Implications of EBSP for the Child Welfare Workforce To meet the practice responsibilities of EBSP, child welfare workers will need specific knowledge and skills. For example, they will need to be skilled at screening and assessment of common problems, case formulation, and developing measurable intervention goals. They will need to be knowledgeable of common standards for judging intervention effectiveness, know how to use tools that can help them identify appropriate EBIs, have sufficient knowledge of EBIs relevant to their case population, and be able to identify trained providers in their community in order to make proper referrals. They will need collaborative skills to interact with providers and families. They will need to understand how to monitor progress and outcomes, as well as a host of other skills necessary to implement EBSP and related practice activities. To do these functions, the CWS will require a highly trained workforce with skills beyond those currently required by most agencies today. At minimum, specialized training, effective supervision, and strong administrative support will be needed to successfully implement EBSP. An important question is whether the CWS is prepared and has the resources to provide the capacity to implement the task force guidelines. What are the needed steps to develop the knowledge and skills in the CWS workforce to implement EBSP? Fully implementing EBSP likely would require new resources for the CWS. For example, additional training on the knowledge and practice skills described and implied in the report would be needed. Additional training takes time and has real costs. Most significantly, doing EBSP and the associated practice activities is likely to take more time than using approaches that require less assessment, less critical thinking, less consultation, and less collaboration with providers and families. To accommodate the extra time, caseloads would need to be smaller, which mean the CWS would need additional caseworkers to serve the same number families. Increasing the workforce has obvious budget consequences. Are States willing to provide the additional resources needed to have the skilled workforce necessary to implement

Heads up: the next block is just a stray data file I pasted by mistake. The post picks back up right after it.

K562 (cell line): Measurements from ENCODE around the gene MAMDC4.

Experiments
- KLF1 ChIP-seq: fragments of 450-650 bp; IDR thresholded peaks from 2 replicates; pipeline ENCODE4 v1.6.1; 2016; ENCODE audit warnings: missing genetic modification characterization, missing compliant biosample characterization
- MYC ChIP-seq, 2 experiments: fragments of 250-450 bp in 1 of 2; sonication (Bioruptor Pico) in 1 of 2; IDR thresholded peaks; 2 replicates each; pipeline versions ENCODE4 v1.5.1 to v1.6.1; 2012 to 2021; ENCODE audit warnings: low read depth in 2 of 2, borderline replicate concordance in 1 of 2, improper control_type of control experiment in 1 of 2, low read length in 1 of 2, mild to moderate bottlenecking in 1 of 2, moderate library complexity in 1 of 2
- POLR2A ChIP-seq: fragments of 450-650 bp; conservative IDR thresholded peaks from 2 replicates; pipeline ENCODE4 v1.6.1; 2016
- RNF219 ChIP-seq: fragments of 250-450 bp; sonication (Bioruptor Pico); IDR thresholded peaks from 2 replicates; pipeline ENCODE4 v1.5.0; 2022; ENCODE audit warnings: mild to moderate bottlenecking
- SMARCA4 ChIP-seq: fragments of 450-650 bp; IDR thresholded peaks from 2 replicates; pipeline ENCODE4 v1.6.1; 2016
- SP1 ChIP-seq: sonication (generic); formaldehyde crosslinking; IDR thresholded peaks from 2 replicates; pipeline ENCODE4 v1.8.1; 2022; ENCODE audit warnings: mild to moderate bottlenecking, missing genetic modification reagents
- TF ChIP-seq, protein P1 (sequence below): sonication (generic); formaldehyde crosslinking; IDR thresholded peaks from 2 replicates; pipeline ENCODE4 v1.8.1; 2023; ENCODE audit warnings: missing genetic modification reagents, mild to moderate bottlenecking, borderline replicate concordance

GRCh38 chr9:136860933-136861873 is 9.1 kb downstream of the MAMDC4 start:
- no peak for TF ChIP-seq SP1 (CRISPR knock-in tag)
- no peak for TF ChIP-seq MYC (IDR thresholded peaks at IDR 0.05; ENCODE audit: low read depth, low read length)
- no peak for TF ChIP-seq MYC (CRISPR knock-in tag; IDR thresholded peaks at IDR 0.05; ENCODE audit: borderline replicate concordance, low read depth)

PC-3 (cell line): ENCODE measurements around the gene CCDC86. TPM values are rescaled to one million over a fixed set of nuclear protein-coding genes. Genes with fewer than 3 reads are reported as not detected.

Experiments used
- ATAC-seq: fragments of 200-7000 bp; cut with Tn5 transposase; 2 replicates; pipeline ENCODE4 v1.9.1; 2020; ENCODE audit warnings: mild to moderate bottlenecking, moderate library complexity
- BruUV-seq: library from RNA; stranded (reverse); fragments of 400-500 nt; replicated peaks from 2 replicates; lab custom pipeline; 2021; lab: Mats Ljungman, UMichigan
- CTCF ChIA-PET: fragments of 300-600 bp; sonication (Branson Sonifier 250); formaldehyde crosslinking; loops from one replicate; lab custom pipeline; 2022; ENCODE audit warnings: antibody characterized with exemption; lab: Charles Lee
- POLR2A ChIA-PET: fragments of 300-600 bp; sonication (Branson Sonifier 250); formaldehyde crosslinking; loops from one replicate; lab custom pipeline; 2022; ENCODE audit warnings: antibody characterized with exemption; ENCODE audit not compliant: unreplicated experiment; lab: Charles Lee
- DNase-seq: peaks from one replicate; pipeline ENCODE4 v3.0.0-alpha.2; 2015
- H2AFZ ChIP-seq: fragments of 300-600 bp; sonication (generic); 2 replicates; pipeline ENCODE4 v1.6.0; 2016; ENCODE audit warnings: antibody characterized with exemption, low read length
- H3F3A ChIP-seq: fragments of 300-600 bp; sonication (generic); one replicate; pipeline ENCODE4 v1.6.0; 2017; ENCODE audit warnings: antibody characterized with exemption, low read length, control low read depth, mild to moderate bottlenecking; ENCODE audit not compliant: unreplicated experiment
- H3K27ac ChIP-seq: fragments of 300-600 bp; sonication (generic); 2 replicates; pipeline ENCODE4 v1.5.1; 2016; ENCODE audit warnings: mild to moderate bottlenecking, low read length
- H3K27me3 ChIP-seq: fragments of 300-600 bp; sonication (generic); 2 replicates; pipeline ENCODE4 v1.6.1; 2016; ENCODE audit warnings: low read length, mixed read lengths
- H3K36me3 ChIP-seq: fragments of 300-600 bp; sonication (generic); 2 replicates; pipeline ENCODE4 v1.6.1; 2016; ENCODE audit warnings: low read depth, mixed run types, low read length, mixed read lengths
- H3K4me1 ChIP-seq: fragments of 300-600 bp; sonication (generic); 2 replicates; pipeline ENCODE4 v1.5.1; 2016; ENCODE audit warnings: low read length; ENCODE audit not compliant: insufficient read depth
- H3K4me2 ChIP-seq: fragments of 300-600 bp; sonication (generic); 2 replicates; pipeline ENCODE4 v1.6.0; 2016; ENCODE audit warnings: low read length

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Child Maltreatment 20(1)

EBSP and other standards of best practice in child welfare? Too often, past calls for new resources have not been heeded (e.g., Sadler, 1999), so why should a new one be any different? One difference is that the field now has much more scientific evidence concerning the strengths of EBP and the efficacy of EBIs that can be used to support a claim of service improvement. Past calls have highlighted the serious problem of child maltreatment, but evidence of the professional community’s ability to intervene effectively was slim. Today, the intervention research literature is much more robust, and a great deal is known about effective methods of implementation. With stronger evidence for interventions that are effective and with increasing knowledge on how to disseminate them effectively, a sound and convincing rationale for the allocation of new resources to implement these Task Force Guidelines can be made. This is hopeful news for improving the lives of maltreated children and their families in the CWS. Declaration of Conflicting Interests The author(s) declared no potential conflicts of interest with respect to the research, authorship, and/or publication of this article.

Funding The author(s) received no financial support for the research, authorship, and/or publication of this article.

References American Psychological Association. (2005). Report of the 2005 presidential task force on evidence-based practice. Retrieved December 3, 2014, from Bai, Y., Wells, R., & Hillemeier, M. M. (2009). Coordination between child welfare agencies and mental health service providers, children’s service use, and outcomes. Child Abuse & Neglect, 33, 372–381. Child Welfare League of America. (2014). Standards of excellence for child welfare services. Retrieved December 3, 2014, from Institute of Medicine. (2001). Crossing the quality chasm: A new health system for the 21st century. Washington, DC: National Academy Press. National Association of Social Workers. (2013). NASW standards for social work practice in child welfare. Retrieved December 3, 2014, from Child_Welfare.asp Sadler, B. (1999). The vision: Why a national call to action. Child Abuse & Neglect, 23, 955–956. Saunders, B. E. (2012). Determining the best practice for treating sexually victimized children. In P. Goodyear-Brown (Ed.), Handbook of child sexual abuse (pp. 173–197). Hoboken, NJ: John Wiley.